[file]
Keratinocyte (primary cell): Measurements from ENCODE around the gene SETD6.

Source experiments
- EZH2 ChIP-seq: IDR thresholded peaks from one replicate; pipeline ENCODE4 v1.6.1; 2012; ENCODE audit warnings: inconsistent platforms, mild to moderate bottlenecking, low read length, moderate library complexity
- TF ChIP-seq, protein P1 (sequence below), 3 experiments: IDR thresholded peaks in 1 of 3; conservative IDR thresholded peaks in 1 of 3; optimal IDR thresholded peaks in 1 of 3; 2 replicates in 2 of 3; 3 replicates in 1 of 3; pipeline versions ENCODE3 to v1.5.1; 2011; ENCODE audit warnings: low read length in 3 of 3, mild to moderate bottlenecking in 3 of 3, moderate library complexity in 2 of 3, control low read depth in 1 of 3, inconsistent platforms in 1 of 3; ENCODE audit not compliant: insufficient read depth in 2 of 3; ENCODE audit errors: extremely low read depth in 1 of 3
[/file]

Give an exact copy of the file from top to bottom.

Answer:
Keratinocyte (primary cell): Measurements from ENCODE around the gene SETD6.

Source experiments
- EZH2 ChIP-seq: IDR thresholded peaks from one replicate; pipeline ENCODE4 v1.6.1; 2012; ENCODE audit warnings: inconsistent platforms, mild to moderate bottlenecking, low read length, moderate library complexity
- TF ChIP-seq, protein P1 (sequence below), 3 experiments: IDR thresholded peaks in 1 of 3; conservative IDR thresholded peaks in 1 of 3; optimal IDR thresholded peaks in 1 of 3; 2 replicates in 2 of 3; 3 replicates in 1 of 3; pipeline versions ENCODE3 to v1.5.1; 2011; ENCODE audit warnings: low read length in 3 of 3, mild to moderate bottlenecking in 3 of 3, moderate library complexity in 2 of 3, control low read depth in 1 of 3, inconsistent platforms in 1 of 3; ENCODE audit not compliant: insufficient read depth in 2 of 3; ENCODE audit errors: extremely low read depth in 1 of 3